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Issue: hundreds of identical (schema) tables. Some of these have some duplicated data that needs to be removed. My usual strategy for this is:

walk list of tables - for each do
create temp table with unique key on all fields
insert ignore select * from old table
truncate original table
insert select * back into original table
drop or clean temp table

For smaller tables this works fine. Unfortunately the tables I'm cleaning often have 100s of millions of records so my jobs and client connections are timing out while I'm running this. (Since there are hundreds of these tables I'm using Perl to walk the list and clean each one. This is where the timeout happens).

Some options I'm looking into:

mysqldump - fast but I don't see how to do the subsequent 'insert ignore' step

into outfile / load infile - also fast but I'm running from a remote host and 'into outfile' creates all the files on the mysql server. Hard to clean up.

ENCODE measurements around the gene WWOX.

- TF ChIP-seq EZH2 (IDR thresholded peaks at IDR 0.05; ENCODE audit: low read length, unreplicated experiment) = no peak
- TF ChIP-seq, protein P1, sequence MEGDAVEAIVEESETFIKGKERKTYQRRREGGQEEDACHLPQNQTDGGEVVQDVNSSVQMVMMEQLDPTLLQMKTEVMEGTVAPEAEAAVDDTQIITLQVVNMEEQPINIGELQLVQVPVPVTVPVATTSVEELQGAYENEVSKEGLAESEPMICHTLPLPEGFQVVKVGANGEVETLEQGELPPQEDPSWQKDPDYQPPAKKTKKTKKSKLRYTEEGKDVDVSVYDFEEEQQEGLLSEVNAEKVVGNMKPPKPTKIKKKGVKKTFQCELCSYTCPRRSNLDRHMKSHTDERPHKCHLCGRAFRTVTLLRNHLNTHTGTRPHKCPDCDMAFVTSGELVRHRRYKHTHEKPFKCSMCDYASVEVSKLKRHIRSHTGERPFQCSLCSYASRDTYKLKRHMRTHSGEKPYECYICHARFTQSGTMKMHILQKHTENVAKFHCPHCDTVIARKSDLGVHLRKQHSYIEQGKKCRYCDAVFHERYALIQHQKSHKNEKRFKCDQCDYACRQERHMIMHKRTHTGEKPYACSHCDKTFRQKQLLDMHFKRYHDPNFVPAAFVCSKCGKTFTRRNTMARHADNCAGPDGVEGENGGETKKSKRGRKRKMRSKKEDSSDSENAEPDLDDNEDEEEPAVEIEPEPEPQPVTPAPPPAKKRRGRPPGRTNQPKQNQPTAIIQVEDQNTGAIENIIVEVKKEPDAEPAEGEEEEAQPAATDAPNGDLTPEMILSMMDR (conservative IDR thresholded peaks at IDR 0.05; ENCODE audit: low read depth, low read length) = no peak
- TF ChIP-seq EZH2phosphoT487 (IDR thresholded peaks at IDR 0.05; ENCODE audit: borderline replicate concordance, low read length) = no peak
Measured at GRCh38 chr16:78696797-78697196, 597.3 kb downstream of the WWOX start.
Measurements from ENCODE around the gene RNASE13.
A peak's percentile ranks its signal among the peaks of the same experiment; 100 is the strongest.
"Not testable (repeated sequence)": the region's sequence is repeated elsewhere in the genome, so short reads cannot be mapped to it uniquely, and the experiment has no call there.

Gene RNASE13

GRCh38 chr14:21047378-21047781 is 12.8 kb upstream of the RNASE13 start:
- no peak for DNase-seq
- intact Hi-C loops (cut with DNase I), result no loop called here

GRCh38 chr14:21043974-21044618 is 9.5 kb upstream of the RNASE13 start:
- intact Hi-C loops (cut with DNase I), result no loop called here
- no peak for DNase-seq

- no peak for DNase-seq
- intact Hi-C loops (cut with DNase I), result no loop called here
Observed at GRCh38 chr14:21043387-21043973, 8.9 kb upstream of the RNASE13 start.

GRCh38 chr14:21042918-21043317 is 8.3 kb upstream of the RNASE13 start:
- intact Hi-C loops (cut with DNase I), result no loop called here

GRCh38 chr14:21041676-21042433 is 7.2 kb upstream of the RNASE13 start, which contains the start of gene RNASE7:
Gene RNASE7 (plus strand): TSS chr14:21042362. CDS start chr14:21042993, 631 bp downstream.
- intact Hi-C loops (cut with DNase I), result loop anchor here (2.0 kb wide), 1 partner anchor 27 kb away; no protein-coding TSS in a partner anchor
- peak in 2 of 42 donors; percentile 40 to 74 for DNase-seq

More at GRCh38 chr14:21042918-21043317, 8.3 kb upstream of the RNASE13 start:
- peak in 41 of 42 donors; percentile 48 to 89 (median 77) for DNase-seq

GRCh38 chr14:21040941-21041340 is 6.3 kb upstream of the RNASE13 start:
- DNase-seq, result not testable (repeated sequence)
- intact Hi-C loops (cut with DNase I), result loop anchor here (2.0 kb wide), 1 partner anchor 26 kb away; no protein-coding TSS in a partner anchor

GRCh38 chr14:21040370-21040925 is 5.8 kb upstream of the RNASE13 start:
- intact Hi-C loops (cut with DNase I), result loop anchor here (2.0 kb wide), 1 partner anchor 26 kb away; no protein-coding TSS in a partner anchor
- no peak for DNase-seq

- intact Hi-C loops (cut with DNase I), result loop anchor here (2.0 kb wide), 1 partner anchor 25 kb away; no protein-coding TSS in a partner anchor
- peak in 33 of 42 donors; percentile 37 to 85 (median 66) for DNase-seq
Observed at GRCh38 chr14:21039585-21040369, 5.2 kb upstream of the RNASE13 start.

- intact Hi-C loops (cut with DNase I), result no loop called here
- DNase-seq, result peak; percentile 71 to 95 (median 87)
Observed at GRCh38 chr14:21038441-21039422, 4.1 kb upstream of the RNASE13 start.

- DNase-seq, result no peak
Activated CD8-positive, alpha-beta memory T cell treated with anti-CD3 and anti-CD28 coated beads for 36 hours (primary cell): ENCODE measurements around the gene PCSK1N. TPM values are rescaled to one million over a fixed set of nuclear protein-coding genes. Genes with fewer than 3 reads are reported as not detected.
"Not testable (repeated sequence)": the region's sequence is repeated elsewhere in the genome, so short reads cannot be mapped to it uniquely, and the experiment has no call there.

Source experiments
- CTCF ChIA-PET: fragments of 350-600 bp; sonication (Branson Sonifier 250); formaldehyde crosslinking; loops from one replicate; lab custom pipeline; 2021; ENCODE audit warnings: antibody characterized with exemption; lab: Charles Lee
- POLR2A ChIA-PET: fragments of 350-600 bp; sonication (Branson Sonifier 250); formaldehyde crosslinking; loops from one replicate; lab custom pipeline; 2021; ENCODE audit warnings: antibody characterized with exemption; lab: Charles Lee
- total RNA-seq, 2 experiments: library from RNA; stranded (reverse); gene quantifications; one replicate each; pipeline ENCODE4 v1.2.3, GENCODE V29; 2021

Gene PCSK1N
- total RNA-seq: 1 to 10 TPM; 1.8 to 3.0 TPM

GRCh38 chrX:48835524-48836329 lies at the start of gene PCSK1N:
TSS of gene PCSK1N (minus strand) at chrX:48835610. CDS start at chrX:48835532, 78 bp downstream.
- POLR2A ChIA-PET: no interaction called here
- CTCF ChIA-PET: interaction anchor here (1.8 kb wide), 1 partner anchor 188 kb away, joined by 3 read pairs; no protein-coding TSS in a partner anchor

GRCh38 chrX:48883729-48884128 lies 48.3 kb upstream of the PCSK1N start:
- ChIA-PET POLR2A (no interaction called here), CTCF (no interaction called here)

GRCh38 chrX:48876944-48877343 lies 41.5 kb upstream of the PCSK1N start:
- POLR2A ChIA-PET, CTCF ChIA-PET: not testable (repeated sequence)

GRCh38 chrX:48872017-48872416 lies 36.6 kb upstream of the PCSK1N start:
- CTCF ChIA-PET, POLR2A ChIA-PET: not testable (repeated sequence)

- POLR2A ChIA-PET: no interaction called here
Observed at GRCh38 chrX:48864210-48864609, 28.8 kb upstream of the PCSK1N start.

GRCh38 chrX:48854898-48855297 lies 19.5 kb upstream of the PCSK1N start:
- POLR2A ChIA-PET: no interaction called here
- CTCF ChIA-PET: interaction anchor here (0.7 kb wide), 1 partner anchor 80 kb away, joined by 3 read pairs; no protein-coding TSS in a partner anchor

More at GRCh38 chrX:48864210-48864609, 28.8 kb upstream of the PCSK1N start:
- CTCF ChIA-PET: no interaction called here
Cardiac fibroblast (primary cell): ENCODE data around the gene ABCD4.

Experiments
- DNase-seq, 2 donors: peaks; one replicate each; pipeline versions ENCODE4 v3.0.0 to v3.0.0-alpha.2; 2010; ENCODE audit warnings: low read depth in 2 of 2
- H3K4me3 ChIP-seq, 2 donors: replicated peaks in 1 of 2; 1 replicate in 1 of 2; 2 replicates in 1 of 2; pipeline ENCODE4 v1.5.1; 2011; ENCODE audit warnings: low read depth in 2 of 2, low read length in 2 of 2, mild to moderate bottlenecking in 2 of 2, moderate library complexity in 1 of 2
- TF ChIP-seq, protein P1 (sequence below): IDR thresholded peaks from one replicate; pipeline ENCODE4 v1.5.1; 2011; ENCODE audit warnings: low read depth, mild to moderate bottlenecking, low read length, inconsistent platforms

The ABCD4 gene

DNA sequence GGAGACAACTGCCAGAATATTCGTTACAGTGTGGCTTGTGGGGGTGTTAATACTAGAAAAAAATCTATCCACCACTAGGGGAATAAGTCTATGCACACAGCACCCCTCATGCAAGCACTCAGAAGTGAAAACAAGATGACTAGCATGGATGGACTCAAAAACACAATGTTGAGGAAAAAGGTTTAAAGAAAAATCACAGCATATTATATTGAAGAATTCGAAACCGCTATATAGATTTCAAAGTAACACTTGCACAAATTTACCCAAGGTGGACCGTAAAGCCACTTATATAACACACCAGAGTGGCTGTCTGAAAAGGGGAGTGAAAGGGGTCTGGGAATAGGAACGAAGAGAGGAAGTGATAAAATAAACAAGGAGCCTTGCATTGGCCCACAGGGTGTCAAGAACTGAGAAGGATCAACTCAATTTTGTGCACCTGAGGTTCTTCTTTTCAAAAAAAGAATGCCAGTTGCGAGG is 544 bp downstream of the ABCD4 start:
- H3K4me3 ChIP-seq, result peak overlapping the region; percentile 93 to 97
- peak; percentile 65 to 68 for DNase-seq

do the insert/select in blocks of 100K records - this avoid the db timeout but its pretty slow.

I'm sure there is a better way. Suggestions?

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[Probably this should help.] (stackoverflow.com/questions/2385921/…) –  tuxuday Apr 19 '12 at 13:48
    
Ill try the 'alter ignore' route but Im betting that my connections will timeout before it finishes. –  ethrbunny Apr 19 '12 at 13:50
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1 Answer

If an SQL query to find the duplicates can complete without timing out, I think you should be able to do a SELECT with a Count() operator with a WHERE clause that restricts the output to only the rows with duplicate data (Count(DUPEDATA) > 1). The results of this SELECT can be placed INTO a temporary table, which can then be joined with the primary table for the DELETE query.

This approach uses the set-operations strengths of SQL/MySQL -- no need for Perl coding.

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I guess that's the problem - any select * will timeout. And I need to know all columns to find the duplicates. –  ethrbunny Apr 19 '12 at 16:04
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